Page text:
31. 31.0 31.1 Matt Bors, Editorial Cartoon, for the Village Voice and Cleveland Free Times, August 7, 2008, found at American Association of Editorial cartoonists website. Accessed August 22, 2008.
  32. 32.0 32.1 Jerry Markon (2008-07-21). "Guantanamo Judge Blocks Use of Some Statements". Washington Post. p. A01. Retrieved 2008-07-21. 
  33. Jim Loney (2008-07-21). "US officers say they're impartial in Guantanamo case". Reuters. Retrieved 2008-07-22.  mirror
  34. "Bin Laden's driver pleads not guilty in Guantanamo trial". Agence France Press. 2008-07-21. Retrieved 2008-07-21.  mirror
  35. Carol Rosenberg (2008-07-29). "Lawyers give expert testimony at bin Laden's driver's trial". McClatchy News Service. Retrieved 2008-07-29.  mirror
  36. "Detainee on trial said boss left Guantanamo". Associated Press. 2008-07-24. Retrieved 2008-07-25.  mirror
  37. Carol Rosenberg (2008-07-25). "U.S. had top al-Qaida guard, let him go free". Seattle Times. Retrieved 2008-07-25. "Chief among them was Casablanca-born Abdallah Tabarak, then 47, described by St. Ours as 'a hard individual,' and, thanks to Hamdan, 'the head bodyguard of all the bodyguards.'"  mirror
  38. Andrew Cohen (2008-07-25). "Ho Hum Hamdan". CBS News. Retrieved 2008-07-25. "...the only true news to have emerged so far from the trial is a colossal embarrassment to the government and has nothing to do with Hamdan. Evidently, Hamdan told his interrogators years ago that they had released from Gitmo (back to Morocco) a "hard guy" terror suspect named Abdellah Tabarak. Oops. Bet the Administration would rather have Tabarak on trial than Hamdan."  mirror
  39. William Glaberson (2008-07-31). "Lawyers for Detainee Assert Coercion". New York Times. Retrieved 2008-07-31. "A secret government document submitted at the trial of the first detainee to face a war crimes trial confirms the detainee’s account of having been sexually humiliated while interrogated by a female government agent, defense lawyers said at the tribunal here on Wednesday."  mirror
  40. 40.0 40.1 Carol J. Williams (2008-07-31). "At Guantanamo, Hamdan defense tries to block agent's testimony". Los Angeles Times.,0,2905559.story. Retrieved 2008-07-31. "Judge Keith Allred, a U.S. Navy captain, said the government could not use statements made by Hamdan during his interrogation at Guantanamo as a penalty for not providing his defence team with potentially important documents until after the military trial had started."  mirror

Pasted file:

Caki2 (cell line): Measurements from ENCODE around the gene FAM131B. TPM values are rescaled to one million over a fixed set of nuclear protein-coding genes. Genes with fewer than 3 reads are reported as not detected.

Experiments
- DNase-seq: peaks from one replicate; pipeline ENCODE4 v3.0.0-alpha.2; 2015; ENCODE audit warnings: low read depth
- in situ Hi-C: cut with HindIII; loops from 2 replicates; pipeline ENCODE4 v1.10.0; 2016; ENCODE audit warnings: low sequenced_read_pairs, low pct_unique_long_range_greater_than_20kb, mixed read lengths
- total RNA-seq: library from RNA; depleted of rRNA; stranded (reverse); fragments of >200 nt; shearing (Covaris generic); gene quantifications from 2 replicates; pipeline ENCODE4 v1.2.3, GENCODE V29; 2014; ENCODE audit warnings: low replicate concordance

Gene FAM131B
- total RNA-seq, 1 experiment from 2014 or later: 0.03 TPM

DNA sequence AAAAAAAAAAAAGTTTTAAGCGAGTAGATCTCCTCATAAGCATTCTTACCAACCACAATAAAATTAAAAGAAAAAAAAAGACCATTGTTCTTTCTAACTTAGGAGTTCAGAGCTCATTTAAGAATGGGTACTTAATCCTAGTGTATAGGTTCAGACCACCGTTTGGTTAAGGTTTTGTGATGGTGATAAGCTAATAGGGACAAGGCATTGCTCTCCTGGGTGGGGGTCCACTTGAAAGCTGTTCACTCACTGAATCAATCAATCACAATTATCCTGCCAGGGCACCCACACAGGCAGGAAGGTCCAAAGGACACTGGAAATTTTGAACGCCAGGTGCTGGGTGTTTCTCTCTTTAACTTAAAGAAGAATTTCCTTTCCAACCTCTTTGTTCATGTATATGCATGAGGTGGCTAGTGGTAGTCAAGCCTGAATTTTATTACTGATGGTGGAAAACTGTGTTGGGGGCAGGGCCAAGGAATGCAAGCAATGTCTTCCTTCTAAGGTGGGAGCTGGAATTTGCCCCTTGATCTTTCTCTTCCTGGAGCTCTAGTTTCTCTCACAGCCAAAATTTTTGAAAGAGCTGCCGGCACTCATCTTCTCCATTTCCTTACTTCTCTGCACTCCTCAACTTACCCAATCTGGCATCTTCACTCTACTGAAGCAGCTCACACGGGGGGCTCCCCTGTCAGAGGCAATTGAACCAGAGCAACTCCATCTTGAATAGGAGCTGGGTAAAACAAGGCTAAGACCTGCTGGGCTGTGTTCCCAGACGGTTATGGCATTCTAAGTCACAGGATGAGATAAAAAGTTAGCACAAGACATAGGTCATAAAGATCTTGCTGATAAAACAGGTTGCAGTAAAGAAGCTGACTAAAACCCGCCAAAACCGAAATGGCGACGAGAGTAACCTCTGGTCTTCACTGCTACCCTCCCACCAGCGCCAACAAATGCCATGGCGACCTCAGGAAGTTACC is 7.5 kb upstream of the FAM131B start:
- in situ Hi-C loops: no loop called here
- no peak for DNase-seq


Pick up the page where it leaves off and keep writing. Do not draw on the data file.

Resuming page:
41. "Hamdan's admissions thrown out at Guantanamo terrorism trial". CBC News. 2008-07-29. Retrieved 2008-07-31.  mirror
  42. "Guantanamo war crimes judge penalizes U.S. prosecutors in Hamdan case". Canadian Press. 2008-07-30. Retrieved 2008-07-31. "A military judge penalized U.S. prosecutors Tuesday by blocking their use of a May 2003 interrogation as they finished presenting evidence in the first Guantanamo war crimes trial."  mirror
  43. "Guantanamo judge allows disputed interrogation". Associated Press. 2008-07-31. Retrieved 2008-07-31. "Allred's ruling cleared the way for Robert McFadden, an agent with the Naval Criminal Investigative Service, to describe the interrogation to jurors as the final prosecution witness."  mirror
  44. Carol Rosenberg (2008-08-06). "Gitmo jury deliberates; driver phones home". Miami Herald. Archived from the original on 2008-08-08. Retrieved 2008-08-08. 
  45. Carol Rosenberg (2008-08-08). "Former bin Laden driver gets light sentence". McClatchy News Services. Archived from the original on 2013-05-14. Retrieved 2008-08-09.  mirror
  46. 46.0 46.1 "Guantanamo jury gives bin Laden driver 5 1/2 years". China Daily. 2008-08-08. Retrieved 2008-08-09.  mirror
  47. 47.0 47.1 Mike Melia (2008-08-09). "Guantanamo defendants mostly low-level figures". Associated Press. Retrieved 2008-08-08.  mirror
  48. Josh White (2008-08-10). "Plea deal was discussed for bin Laden's driver: 10-year sentence deemed too short, but then he got 5 1/2". Houston Chronicle. Retrieved 2008-08-11.  mirror
  49. Jess Bravin (2008-08-11). "Hamdan Jury Felt Evidence Didn't Back U.S. Claim". Wall Street Journal. Retrieved 2008-08-11.  mirror
  50. Mike Melia (2008-09-25). "Gitmo prosecutors seek resentencing for detainee". KSL. Retrieved 2008-09-26.  mirror
  51. "The U.S. military court has spoken". 2008-10-18. Retrieved 2008-10-18.  mirror
  52. David McFadden (2008-10-31). "Guantanamo judge rejects request to redo sentence". Associated Press. Retrieved 2008-11-01.  mirror
  53. Al Jazeera, Bin Laden driver arrives in Yemen, November 26, 2008
  54. "Lost in Translation". Urbanite Baltimore. 2009-02-26. Retrieved 2009-02-26.  more
  55. Andrea Rrasow (2014-03-31). "The Yemenis at Guantánamo: Catching up with Salim Hamdan, the “lucky Yemeni who managed to leave the prison". Slate magazine. Archived from the original on 2014-03-31. "In an echo of that first visit, I met, earlier that same day, with the family members of men still trapped at the U.S. naval base in Guantánamo Bay, Cuba. Their fathers, sons, husbands, and brothers had already spent over a decade in the prison, but none have been charged with crimes, and many were cleared for release by the U.S. government years ago. Compared with them, Hamdan is the “lucky” one." 

External links